Scott Kirsner’s ‘Inventing the Movies’: free online video

Scott Kirsner at Google HQ

Film Studies For Free has already waxed lyrical about CinemaTech, the great blog by Scott Kirsner. Today CinemaTech offered up a link to a video posted on YouTube by Google of a hugely informative 46 minute-long talk on the history of Hollywood film technological innovations given by Kirsner when he visited the company. The presentation is wonderfully delivered and festooned with great clips.

Here’s the blurb for the talk, with hyperlinks added by Film Studies For Free for further information:

Scott Kirsner visits Google‘s Mountain View, CA headquarters to discuss his book “Inventing the Movies: Hollywood’s Epic Battle Between Innovation and the Status Quo, from Thomas Edison to Steve Jobs.” This event took place on October 16, 2008, as part of the Authors@Google series.From Edison to the iPod, from the Warner Brothers to George Lucas, the story of how the movies became America’s favorite form of escapist entertainment–and retained their hold on our imaginations for more than a century–is a story of innovators prevailing again and again over skeptics who prefer to preserve the status quo. Inventing the Movies unspools the never-before-told story of the innovators who shaped Hollywood: how a chance meeting at the Saratoga Race Track led to the end of black-and-white movies … how Bing Crosby brought you the VCR … how Walt Disney tamed television … how a shotgun blast signaled the end of hand-made models and the beginning of digital special effects … and how even the almighty Morgan Freeman had trouble persuading theater-owners that the Internet wasn’t their mortal enemy. Inventing the Movies is an important read not just for fans of Hollywood’s history, but for innovators trying to make change happen in any industry.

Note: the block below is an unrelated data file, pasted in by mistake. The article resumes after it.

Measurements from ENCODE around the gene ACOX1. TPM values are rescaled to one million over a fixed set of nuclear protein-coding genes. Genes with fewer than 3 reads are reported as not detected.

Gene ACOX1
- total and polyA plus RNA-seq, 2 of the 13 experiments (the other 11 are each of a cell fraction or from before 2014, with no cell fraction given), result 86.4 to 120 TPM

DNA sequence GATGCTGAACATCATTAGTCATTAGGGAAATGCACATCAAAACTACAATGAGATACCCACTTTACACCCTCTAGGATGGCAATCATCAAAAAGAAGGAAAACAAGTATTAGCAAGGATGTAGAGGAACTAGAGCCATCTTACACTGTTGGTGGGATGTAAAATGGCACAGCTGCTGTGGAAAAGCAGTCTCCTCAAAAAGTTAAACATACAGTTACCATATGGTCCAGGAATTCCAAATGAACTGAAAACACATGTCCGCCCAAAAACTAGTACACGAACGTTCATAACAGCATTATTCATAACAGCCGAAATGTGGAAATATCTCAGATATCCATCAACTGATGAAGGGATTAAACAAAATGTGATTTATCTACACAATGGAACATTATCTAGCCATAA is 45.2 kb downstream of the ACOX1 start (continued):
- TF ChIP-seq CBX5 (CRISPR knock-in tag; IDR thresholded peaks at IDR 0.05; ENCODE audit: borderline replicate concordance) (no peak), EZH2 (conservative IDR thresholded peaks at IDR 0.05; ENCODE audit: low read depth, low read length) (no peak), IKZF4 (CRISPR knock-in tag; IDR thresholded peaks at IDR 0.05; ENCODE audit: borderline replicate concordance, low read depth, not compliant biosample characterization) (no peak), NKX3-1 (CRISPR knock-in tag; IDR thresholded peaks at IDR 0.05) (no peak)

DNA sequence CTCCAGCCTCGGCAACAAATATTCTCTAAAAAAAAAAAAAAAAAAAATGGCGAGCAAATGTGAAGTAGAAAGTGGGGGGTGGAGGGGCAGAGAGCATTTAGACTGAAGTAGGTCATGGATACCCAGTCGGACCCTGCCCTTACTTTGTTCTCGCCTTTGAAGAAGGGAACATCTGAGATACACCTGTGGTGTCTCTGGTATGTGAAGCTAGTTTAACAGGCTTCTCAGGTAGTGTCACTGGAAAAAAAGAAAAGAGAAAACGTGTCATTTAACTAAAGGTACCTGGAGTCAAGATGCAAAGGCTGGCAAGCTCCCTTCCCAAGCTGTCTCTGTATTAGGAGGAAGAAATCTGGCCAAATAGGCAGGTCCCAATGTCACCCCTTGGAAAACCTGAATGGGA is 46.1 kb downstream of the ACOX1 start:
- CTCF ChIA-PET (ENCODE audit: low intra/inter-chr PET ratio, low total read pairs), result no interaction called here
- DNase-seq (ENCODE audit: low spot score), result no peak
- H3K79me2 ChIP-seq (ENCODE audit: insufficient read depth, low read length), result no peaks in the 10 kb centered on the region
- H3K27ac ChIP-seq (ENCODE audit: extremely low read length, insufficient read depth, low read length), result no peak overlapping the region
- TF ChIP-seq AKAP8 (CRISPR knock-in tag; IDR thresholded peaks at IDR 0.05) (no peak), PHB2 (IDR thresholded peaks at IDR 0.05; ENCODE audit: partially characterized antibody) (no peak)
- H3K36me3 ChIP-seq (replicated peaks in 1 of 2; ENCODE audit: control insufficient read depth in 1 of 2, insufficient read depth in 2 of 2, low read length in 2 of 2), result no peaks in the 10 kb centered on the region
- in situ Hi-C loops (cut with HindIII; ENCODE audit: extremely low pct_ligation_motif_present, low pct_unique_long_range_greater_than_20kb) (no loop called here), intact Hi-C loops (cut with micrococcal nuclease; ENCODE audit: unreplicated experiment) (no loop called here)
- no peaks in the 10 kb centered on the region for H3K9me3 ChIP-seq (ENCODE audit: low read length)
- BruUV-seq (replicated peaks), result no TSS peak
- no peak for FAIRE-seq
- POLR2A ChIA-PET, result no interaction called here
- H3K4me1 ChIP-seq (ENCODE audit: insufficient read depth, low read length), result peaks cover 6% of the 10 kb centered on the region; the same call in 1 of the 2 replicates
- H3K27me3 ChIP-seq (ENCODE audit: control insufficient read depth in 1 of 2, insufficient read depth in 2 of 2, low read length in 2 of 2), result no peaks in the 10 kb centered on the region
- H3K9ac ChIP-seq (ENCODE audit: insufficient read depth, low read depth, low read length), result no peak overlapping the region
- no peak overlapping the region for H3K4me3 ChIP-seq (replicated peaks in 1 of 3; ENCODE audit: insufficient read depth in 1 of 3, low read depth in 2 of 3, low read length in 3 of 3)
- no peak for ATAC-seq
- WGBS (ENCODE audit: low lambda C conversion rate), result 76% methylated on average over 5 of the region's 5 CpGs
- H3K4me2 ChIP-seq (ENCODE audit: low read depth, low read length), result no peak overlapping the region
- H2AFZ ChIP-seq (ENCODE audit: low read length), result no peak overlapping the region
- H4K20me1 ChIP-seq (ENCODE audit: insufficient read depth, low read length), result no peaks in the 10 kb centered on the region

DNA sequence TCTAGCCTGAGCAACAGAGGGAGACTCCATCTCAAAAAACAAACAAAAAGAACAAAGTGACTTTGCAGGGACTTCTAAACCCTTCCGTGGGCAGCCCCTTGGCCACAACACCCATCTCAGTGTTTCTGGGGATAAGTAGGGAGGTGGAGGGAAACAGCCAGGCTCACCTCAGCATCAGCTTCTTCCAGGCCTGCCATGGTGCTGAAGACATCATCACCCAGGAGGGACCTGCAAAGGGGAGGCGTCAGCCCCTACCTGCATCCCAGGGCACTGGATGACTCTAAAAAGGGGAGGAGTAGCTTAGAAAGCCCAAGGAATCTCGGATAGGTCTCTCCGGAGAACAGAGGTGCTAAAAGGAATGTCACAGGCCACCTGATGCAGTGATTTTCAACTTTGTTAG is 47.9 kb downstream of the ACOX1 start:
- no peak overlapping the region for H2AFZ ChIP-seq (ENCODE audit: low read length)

This is obviously a very ‘technology-positive’, not to say ‘technologically-triumphalist’, take on Hollywood/California history; for much more nuanced views readers should take a look at Henry Jenkins‘s work, including his blog. But Film Studies For Free thinks that this free video is well worth a watch and certainly serves as a particularly good and lively introduction to film technology history for those who are fairly new to the topic.

P.S. Film Studies For Free was stunned yesterday to hear the news that the aforementioned Henry Jenkins is to depart from the MIT Comparative Media Studies program that he co-founded to take up a new position at the University of Southern California. Truly, the end of an era, but hopefully the beginning of another one for work on participatory culture.

Documentary filmmaking and intellectual property law: free e-book and short films

The above great little comic book can currently be downloaded for free in a new and expanded edition from the Duke University Press website.